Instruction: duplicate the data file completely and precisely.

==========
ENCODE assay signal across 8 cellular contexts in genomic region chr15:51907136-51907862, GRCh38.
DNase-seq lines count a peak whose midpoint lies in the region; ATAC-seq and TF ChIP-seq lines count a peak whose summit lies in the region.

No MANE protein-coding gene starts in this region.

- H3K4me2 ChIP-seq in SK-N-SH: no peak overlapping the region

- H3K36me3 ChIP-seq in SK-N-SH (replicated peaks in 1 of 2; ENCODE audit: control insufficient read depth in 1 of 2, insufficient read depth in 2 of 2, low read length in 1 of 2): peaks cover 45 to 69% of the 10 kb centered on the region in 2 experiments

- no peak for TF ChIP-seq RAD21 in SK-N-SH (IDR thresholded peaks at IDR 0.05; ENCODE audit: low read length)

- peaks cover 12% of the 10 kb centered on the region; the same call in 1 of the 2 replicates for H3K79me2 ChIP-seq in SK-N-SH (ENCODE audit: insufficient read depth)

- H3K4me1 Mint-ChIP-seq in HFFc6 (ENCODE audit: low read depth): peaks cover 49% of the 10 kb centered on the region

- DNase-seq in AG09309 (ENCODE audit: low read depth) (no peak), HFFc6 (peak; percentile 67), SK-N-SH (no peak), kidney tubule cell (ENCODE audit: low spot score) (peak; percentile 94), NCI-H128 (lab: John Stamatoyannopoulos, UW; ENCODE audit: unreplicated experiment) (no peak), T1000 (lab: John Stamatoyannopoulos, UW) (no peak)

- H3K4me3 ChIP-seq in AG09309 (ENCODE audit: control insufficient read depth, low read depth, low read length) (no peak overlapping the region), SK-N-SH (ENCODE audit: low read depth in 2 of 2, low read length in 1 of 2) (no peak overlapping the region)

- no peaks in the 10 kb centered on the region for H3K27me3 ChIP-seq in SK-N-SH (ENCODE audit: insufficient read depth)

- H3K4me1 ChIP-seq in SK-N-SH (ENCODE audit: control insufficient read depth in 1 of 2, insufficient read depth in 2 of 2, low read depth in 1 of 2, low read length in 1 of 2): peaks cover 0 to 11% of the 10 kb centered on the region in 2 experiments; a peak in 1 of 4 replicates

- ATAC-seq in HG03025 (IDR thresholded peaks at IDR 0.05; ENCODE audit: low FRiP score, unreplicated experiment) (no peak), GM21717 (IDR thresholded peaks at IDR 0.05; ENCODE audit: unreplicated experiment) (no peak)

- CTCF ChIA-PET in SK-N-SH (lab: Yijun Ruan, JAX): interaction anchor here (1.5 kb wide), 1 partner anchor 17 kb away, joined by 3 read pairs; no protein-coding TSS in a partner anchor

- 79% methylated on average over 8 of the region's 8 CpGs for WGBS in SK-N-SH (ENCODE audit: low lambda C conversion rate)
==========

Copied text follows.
ENCODE assay signal across 8 cellular contexts in genomic region chr15:51907136-51907862, GRCh38.
DNase-seq lines count a peak whose midpoint lies in the region; ATAC-seq and TF ChIP-seq lines count a peak whose summit lies in the region.

No MANE protein-coding gene starts in this region.

- H3K4me2 ChIP-seq in SK-N-SH: no peak overlapping the region

- H3K36me3 ChIP-seq in SK-N-SH (replicated peaks in 1 of 2; ENCODE audit: control insufficient read depth in 1 of 2, insufficient read depth in 2 of 2, low read length in 1 of 2): peaks cover 45 to 69% of the 10 kb centered on the region in 2 experiments

- no peak for TF ChIP-seq RAD21 in SK-N-SH (IDR thresholded peaks at IDR 0.05; ENCODE audit: low read length)

- peaks cover 12% of the 10 kb centered on the region; the same call in 1 of the 2 replicates for H3K79me2 ChIP-seq in SK-N-SH (ENCODE audit: insufficient read depth)

- H3K4me1 Mint-ChIP-seq in HFFc6 (ENCODE audit: low read depth): peaks cover 49% of the 10 kb centered on the region

- DNase-seq in AG09309 (ENCODE audit: low read depth) (no peak), HFFc6 (peak; percentile 67), SK-N-SH (no peak), kidney tubule cell (ENCODE audit: low spot score) (peak; percentile 94), NCI-H128 (lab: John Stamatoyannopoulos, UW; ENCODE audit: unreplicated experiment) (no peak), T1000 (lab: John Stamatoyannopoulos, UW) (no peak)

- H3K4me3 ChIP-seq in AG09309 (ENCODE audit: control insufficient read depth, low read depth, low read length) (no peak overlapping the region), SK-N-SH (ENCODE audit: low read depth in 2 of 2, low read length in 1 of 2) (no peak overlapping the region)

- no peaks in the 10 kb centered on the region for H3K27me3 ChIP-seq in SK-N-SH (ENCODE audit: insufficient read depth)

- H3K4me1 ChIP-seq in SK-N-SH (ENCODE audit: control insufficient read depth in 1 of 2, insufficient read depth in 2 of 2, low read depth in 1 of 2, low read length in 1 of 2): peaks cover 0 to 11% of the 10 kb centered on the region in 2 experiments; a peak in 1 of 4 replicates

- ATAC-seq in HG03025 (IDR thresholded peaks at IDR 0.05; ENCODE audit: low FRiP score, unreplicated experiment) (no peak), GM21717 (IDR thresholded peaks at IDR 0.05; ENCODE audit: unreplicated experiment) (no peak)

- CTCF ChIA-PET in SK-N-SH (lab: Yijun Ruan, JAX): interaction anchor here (1.5 kb wide), 1 partner anchor 17 kb away, joined by 3 read pairs; no protein-coding TSS in a partner anchor

- 79% methylated on average over 8 of the region's 8 CpGs for WGBS in SK-N-SH (ENCODE audit: low lambda C conversion rate)